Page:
Nikon D700 + Voigtländer 125mm f/2.5 — 1/640 sec, f/2.8, ISO 200 — map & image data — nearby photos
As I wait for my laptop to come back from the shop, I realized that this gives me an opportunity to actually revisit the 93,462 photos in the Lightroom catalog on my desktop computer, which I haven't looked at since moving my photo-processing workflow my laptop a year and a half ago.
Then, as now, I was always behind on what I wanted to post, so there must be thousands of things waiting to be shared that will never see the light of day. Lacking the energy for a real search, I decided to go with the first thing that caught my eye as I started to click around, some photos I snapped through the window of our hotel above Nagoya Station while in town for my brother-in-law's wedding two years ago. (Nagoya is 45 minutes east of Kyoto by bullet train.)
Photographically they're nothing special, but I like the patterns in the shot above.
Nikon D700 + Voigtländer 125mm f/2.5 — 1/1600 sec, f/2.8, ISO 200 — map & image data — nearby photos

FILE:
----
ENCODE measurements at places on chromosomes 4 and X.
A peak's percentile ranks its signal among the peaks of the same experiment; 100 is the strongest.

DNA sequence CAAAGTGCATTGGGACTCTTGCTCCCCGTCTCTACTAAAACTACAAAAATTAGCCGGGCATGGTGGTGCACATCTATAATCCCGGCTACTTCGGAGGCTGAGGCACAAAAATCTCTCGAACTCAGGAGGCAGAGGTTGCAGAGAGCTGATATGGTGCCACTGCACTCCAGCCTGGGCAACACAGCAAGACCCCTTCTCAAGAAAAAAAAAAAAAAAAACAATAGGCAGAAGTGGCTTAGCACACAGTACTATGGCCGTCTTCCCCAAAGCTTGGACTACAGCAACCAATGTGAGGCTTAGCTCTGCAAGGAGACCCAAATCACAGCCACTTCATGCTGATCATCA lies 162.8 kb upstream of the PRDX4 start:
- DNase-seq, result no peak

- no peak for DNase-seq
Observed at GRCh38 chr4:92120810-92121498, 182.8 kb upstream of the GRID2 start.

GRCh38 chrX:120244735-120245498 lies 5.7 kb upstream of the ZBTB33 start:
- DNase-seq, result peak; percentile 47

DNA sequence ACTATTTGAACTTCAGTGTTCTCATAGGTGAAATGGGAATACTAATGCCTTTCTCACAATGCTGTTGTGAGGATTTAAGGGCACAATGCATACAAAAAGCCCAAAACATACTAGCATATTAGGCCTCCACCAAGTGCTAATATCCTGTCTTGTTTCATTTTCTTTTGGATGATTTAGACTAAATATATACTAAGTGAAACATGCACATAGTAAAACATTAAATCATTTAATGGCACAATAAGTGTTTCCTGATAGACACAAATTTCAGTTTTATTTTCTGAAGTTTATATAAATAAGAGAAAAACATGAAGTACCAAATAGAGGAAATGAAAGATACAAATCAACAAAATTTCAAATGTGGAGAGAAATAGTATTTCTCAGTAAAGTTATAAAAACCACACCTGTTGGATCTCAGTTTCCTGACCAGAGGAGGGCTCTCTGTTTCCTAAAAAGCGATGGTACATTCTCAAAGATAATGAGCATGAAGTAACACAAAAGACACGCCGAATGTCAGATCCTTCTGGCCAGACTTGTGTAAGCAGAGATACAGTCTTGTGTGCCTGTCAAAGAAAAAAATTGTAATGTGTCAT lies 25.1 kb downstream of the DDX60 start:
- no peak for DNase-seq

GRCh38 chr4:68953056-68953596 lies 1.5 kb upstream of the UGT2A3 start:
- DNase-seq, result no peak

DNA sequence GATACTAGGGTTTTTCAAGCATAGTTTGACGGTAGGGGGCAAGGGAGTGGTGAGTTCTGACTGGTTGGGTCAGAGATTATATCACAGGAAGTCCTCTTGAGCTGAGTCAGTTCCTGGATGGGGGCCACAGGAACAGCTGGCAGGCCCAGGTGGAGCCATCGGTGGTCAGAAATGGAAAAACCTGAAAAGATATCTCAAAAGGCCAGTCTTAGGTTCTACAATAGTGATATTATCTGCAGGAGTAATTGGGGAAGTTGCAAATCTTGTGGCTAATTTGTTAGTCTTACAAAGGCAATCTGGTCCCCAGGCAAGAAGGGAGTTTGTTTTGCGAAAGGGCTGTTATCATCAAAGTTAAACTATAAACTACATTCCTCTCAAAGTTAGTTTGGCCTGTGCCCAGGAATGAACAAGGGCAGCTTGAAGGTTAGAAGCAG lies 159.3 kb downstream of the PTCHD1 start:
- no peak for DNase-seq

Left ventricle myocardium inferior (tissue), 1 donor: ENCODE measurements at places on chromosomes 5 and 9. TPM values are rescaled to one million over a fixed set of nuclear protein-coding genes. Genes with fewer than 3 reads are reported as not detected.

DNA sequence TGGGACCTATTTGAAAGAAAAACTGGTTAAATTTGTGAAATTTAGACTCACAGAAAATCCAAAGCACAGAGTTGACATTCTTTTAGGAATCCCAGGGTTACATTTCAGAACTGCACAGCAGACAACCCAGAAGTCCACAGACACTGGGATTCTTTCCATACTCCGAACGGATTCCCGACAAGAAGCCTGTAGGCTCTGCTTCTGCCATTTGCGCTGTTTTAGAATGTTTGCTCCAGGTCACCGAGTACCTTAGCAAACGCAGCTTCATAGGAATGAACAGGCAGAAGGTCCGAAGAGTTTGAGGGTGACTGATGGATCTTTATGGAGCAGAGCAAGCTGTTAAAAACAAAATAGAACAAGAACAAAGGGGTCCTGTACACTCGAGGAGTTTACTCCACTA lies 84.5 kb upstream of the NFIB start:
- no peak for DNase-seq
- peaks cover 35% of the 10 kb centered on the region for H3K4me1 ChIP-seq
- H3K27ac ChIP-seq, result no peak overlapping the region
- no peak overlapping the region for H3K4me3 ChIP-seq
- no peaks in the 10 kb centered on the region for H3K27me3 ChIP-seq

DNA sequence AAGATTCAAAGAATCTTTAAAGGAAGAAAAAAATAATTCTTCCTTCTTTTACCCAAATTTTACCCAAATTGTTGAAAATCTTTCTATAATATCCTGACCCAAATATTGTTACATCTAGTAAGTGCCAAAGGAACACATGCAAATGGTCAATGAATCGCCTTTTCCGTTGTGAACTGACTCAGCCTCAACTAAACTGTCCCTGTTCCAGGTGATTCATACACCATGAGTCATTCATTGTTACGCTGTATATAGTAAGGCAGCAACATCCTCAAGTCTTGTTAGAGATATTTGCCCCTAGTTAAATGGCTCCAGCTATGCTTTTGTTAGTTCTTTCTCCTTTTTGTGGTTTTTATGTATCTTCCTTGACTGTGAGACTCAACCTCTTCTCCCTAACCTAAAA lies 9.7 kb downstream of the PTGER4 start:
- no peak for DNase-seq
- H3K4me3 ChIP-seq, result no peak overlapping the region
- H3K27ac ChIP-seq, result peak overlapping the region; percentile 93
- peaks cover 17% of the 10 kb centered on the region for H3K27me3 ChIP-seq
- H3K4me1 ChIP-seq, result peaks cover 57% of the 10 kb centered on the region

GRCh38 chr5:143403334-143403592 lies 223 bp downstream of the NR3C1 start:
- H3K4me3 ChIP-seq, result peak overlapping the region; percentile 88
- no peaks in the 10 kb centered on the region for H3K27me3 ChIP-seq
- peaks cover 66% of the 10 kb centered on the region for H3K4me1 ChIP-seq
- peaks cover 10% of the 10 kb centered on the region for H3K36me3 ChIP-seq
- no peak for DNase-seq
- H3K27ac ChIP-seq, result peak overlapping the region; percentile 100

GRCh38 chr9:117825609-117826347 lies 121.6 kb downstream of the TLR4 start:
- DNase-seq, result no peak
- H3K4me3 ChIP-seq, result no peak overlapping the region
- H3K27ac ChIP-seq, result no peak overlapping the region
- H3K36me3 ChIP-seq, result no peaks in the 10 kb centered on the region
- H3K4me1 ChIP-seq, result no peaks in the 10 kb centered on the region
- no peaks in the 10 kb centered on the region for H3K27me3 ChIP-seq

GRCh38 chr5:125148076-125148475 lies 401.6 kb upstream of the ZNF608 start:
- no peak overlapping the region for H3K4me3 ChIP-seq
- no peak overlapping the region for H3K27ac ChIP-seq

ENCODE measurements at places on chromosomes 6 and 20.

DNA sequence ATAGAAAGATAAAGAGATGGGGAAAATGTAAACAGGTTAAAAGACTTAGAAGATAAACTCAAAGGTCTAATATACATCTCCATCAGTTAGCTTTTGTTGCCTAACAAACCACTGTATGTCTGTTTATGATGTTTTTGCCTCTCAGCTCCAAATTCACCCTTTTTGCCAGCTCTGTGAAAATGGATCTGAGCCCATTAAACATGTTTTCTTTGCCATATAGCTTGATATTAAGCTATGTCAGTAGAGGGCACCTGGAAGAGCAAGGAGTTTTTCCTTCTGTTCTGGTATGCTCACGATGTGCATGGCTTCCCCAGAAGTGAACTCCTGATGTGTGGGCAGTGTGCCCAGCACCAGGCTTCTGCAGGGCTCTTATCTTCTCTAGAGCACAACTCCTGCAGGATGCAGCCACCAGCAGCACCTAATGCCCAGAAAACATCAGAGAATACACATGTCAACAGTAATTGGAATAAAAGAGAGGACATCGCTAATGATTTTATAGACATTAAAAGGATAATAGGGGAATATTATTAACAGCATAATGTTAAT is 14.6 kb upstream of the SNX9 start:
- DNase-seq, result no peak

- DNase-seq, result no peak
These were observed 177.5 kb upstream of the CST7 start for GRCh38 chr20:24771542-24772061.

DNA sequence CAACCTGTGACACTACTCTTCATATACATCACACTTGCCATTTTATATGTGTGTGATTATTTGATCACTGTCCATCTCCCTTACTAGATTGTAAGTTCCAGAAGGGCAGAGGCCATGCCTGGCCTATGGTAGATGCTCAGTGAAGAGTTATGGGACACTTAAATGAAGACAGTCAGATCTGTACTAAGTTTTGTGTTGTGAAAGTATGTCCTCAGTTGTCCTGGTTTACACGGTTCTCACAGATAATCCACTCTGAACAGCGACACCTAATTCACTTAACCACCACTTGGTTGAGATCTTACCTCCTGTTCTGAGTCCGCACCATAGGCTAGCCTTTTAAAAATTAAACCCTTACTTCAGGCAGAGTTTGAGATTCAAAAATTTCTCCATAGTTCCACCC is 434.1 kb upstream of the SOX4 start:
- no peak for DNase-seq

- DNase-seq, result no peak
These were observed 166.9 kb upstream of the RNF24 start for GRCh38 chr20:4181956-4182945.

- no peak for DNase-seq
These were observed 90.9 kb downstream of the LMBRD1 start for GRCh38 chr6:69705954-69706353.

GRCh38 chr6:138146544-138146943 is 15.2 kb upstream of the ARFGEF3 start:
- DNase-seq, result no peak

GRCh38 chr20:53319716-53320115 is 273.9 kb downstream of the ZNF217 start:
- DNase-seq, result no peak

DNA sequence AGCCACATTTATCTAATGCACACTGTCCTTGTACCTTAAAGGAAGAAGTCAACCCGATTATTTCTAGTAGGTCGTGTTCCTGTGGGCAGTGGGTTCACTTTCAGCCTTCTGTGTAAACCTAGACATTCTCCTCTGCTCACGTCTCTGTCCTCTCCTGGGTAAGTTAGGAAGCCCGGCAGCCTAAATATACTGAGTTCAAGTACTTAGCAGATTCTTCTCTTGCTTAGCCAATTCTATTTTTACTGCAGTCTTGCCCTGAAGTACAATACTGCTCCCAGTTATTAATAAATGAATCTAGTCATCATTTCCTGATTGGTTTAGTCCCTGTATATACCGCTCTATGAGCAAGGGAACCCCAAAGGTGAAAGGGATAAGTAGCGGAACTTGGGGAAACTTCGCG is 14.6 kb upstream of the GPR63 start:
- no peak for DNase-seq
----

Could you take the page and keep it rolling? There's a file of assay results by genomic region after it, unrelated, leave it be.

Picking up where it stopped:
Nikon D700 + Nikkor 24-70mm f/2.8 @ 24mm — 1/125 sec, f/13, ISO 200 — map & image data — nearby photos
So very different from Kyoto (as evidenced recently here, here, and here)
Nikon D700 + Nikkor 24-70mm f/2.8 @ 24mm — 1/100 sec, f/13, ISO 400 — map & image data — nearby photos
Sorry about the odd presentation in that last shot... I had to compensate for some pretty drastic tilt.
I include this picture because it shows the wider context for the next shot. In the wide context, you can see the train station from above (as in the first shot) and the expanse of city beyond that, but also at the bottom you can see an orange square.... a little shrine.
Nikon D700 + Nikkor 24-70mm f/2.8 @ 24mm — 1/100 sec, f/13, ISO 500 — map & image data — nearby photos
At first glance it looks like the little shrine is right next to a set of uncovered railroad tracks, next to a bunch of covered tracks like in the first shot. However, while the covered train tracks are at ground level, the shrine is on the roof over the 18th floor(!). The track next to the shrine is, I'm guessing, for the window-washing crane that services the lower floors.
I'm also guessing that the shrine is a private one for hotel staff or the like... it's in way too ugly a setting to be open to the public, but I'm just guessing.